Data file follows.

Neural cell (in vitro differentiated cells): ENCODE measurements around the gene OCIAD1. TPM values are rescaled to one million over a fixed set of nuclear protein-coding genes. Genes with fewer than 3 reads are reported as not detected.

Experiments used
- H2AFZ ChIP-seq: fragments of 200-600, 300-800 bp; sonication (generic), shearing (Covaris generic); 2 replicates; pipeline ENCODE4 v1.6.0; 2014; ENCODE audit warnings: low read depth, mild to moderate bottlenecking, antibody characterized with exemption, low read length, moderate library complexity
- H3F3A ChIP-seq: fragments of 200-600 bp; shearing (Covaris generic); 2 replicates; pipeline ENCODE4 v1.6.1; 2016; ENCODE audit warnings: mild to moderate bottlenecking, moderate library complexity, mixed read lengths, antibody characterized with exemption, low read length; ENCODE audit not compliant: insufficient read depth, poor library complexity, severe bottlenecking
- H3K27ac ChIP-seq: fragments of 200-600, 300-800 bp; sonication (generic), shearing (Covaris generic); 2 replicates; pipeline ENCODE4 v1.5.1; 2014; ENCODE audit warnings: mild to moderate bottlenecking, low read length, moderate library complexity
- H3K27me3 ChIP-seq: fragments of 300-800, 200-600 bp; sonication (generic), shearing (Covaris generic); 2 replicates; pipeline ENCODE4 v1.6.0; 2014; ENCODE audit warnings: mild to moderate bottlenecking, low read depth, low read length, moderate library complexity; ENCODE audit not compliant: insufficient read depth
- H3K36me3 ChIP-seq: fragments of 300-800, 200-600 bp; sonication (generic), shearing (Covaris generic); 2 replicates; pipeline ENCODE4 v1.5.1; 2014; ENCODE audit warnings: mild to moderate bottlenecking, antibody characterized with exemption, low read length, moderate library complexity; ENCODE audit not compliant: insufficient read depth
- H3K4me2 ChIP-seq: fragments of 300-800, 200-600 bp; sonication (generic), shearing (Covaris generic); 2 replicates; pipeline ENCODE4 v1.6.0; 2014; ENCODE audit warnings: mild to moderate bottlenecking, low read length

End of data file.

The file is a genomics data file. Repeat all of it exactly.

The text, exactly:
Neural cell (in vitro differentiated cells): ENCODE measurements around the gene OCIAD1. TPM values are rescaled to one million over a fixed set of nuclear protein-coding genes. Genes with fewer than 3 reads are reported as not detected.

Experiments used
- H2AFZ ChIP-seq: fragments of 200-600, 300-800 bp; sonication (generic), shearing (Covaris generic); 2 replicates; pipeline ENCODE4 v1.6.0; 2014; ENCODE audit warnings: low read depth, mild to moderate bottlenecking, antibody characterized with exemption, low read length, moderate library complexity
- H3F3A ChIP-seq: fragments of 200-600 bp; shearing (Covaris generic); 2 replicates; pipeline ENCODE4 v1.6.1; 2016; ENCODE audit warnings: mild to moderate bottlenecking, moderate library complexity, mixed read lengths, antibody characterized with exemption, low read length; ENCODE audit not compliant: insufficient read depth, poor library complexity, severe bottlenecking
- H3K27ac ChIP-seq: fragments of 200-600, 300-800 bp; sonication (generic), shearing (Covaris generic); 2 replicates; pipeline ENCODE4 v1.5.1; 2014; ENCODE audit warnings: mild to moderate bottlenecking, low read length, moderate library complexity
- H3K27me3 ChIP-seq: fragments of 300-800, 200-600 bp; sonication (generic), shearing (Covaris generic); 2 replicates; pipeline ENCODE4 v1.6.0; 2014; ENCODE audit warnings: mild to moderate bottlenecking, low read depth, low read length, moderate library complexity; ENCODE audit not compliant: insufficient read depth
- H3K36me3 ChIP-seq: fragments of 300-800, 200-600 bp; sonication (generic), shearing (Covaris generic); 2 replicates; pipeline ENCODE4 v1.5.1; 2014; ENCODE audit warnings: mild to moderate bottlenecking, antibody characterized with exemption, low read length, moderate library complexity; ENCODE audit not compliant: insufficient read depth
- H3K4me2 ChIP-seq: fragments of 300-800, 200-600 bp; sonication (generic), shearing (Covaris generic); 2 replicates; pipeline ENCODE4 v1.6.0; 2014; ENCODE audit warnings: mild to moderate bottlenecking, low read length